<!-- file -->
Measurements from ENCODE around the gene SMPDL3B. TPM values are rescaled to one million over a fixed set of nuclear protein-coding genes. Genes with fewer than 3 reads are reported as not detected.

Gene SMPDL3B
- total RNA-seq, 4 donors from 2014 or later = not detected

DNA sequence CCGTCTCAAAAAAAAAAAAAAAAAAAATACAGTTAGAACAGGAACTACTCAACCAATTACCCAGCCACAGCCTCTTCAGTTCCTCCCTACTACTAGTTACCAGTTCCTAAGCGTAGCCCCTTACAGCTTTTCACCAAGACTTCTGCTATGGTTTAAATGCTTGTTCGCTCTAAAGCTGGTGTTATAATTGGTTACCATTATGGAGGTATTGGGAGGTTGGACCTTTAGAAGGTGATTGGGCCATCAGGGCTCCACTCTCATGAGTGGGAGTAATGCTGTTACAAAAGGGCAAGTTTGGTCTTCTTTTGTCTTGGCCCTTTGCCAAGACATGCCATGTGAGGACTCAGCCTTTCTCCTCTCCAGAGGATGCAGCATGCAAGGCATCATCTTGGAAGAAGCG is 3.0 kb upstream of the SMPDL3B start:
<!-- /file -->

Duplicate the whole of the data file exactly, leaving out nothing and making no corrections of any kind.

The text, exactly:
Measurements from ENCODE around the gene SMPDL3B. TPM values are rescaled to one million over a fixed set of nuclear protein-coding genes. Genes with fewer than 3 reads are reported as not detected.

Gene SMPDL3B
- total RNA-seq, 4 donors from 2014 or later = not detected

DNA sequence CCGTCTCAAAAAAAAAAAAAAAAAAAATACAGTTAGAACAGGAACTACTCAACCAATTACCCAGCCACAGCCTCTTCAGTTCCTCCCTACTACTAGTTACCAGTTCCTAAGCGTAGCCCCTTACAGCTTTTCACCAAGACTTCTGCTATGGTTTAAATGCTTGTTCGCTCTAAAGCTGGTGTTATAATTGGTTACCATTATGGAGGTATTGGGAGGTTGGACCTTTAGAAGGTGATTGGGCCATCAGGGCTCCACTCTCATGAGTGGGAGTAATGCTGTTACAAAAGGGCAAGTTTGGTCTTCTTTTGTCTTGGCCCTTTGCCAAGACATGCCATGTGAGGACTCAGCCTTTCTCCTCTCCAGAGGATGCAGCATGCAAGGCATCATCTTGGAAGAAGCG is 3.0 kb upstream of the SMPDL3B start: